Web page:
Transposition of the great arteries is a rare congenital heart defect that results in the reversal of the two main arteries connected to the heart.
It is a serious condition that leads to changes in how blood circulates throughout the body, resulting in an oxygen shortage to muscles and organs. In many cases, it is found prenatally or in the baby’s first hours or weeks of life. Left untreated, children with the defect may experience severe complications or even death.
Transposition of the great arteries occurs while the baby’s heart is developing during fetal growth. Exactly why this happens is not yet known. The positions of the aorta and pulmonary artery are switched, which causes oxygen-poor blood to circulate into the body without first passing through the lungs. Likewise, oxygen-rich blood is circulated towards the lungs before it travels to the rest of the body.
Despite not knowing for certain what causes the condition, certain factors are thought to increase the chances of a baby being born with transposition of the great arteries. Some of these include the mother drinking alcohol or having poor nutrition during the pregnancy, being older than 40, and having uncontrolled diabetes. The defect is also more often seen in babies with Down syndrome.
Symptoms of transposition of the great arteries are usually first seen in the hospital after birth and often include bluish skin, lack of appetite, shortness of breath, and poor weight gain.
In addition, there are numerous potential complications associated with the deformity, including heart failure, insufficient oxygen to tissues (hypoxia), and lung damage.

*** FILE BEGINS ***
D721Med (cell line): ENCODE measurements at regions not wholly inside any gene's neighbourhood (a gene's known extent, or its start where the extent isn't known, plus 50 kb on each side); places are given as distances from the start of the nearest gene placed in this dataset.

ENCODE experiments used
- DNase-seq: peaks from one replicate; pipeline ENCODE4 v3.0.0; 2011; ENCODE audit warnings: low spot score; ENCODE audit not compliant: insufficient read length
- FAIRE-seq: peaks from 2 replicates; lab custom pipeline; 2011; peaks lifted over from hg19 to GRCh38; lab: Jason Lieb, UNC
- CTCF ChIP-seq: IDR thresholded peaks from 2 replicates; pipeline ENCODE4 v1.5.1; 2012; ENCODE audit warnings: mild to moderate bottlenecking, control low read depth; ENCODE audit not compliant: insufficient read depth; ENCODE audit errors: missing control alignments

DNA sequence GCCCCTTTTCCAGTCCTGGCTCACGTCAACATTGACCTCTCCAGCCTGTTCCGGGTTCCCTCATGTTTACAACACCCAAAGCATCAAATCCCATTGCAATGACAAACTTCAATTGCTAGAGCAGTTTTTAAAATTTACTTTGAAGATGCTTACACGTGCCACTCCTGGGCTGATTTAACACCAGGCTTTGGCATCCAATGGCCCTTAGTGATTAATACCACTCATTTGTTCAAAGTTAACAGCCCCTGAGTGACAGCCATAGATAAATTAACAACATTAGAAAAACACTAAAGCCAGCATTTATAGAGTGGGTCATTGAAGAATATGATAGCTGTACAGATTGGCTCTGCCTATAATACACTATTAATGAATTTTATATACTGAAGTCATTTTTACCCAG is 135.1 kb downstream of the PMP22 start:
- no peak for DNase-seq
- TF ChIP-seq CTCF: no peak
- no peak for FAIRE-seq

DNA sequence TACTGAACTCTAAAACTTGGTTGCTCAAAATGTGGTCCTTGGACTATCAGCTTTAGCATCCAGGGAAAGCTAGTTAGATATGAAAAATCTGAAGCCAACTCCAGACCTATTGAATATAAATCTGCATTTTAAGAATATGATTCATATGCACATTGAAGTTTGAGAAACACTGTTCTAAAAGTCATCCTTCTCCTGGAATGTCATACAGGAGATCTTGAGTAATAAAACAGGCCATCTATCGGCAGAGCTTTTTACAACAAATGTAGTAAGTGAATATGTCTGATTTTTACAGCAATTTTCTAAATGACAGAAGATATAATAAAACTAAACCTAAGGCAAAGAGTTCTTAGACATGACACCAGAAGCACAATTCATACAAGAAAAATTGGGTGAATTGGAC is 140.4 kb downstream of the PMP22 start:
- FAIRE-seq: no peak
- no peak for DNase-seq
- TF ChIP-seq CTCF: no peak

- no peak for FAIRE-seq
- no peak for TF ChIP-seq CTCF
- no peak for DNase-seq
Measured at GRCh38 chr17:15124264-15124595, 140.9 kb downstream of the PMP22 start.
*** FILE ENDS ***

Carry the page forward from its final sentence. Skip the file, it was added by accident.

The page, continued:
Transposition of the great arteries is a birth defect, caused by abnormal development of the heart during the early stages of fetal growth.
The defect causes the right artery used by reduced-oxygen blood (so-called ‘blue’ blood) and left artery used by oxygenated (or ‘red’) blood to connect to opposite sides of the heart. Without the proper conversion of blue blood (oxygen-depleted) into red blood (oxygen-enhanced), unoxygenated blood will occupy the infant’s body system, with fatal results.
A family’s medical history and genetics are linked to this heart condition. In some instances, it happens by chance. Transposition of the great arteries is a common cause of congenital heart disease with defects occurring in one percent of infants.
Heart defects can develop during pregnancy when mothers are taking medications for health disorders. Certain medications cause a reaction affecting the proper development of the heart’s composition.
Surgery is always required to correct transposition of the great arteries in newborns. Before the procedure, medications may be given or an atrial septostomy might be done to manage the condition in the meantime.
The actual surgery will usually switch the two arteries back to their normal position. Less commonly, the atria of the heart may be switched instead.
Transposition of the great arteries can’t be prevented, but it can be diagnosed in the early trimesters of pregnancy using a fetal echocardiogram or heart ultrasound. In most cases, family history of the disease mandates a prenatal ultrasound with an assessment of after-birth treatment. In rare situations, fetal interventions of the pulmonary artery or aorta corrective surgery of heart defects are possible.
There are no health alternatives to surgical correction for this heart defect. At birth, a cardiac procedure inserts a catheter into the heart of the infant allowing the mixing of oxygenated and unoxygenated blood. Depending on the health of the newborn, minimal heart surgery is an option to repair the defect.
Acute heart conditions are correctable with open-heart surgery switching the pulmonary artery and aorta back to the normal locations. After surgery monitoring includes making sure the infant is breathing and feeding on its own.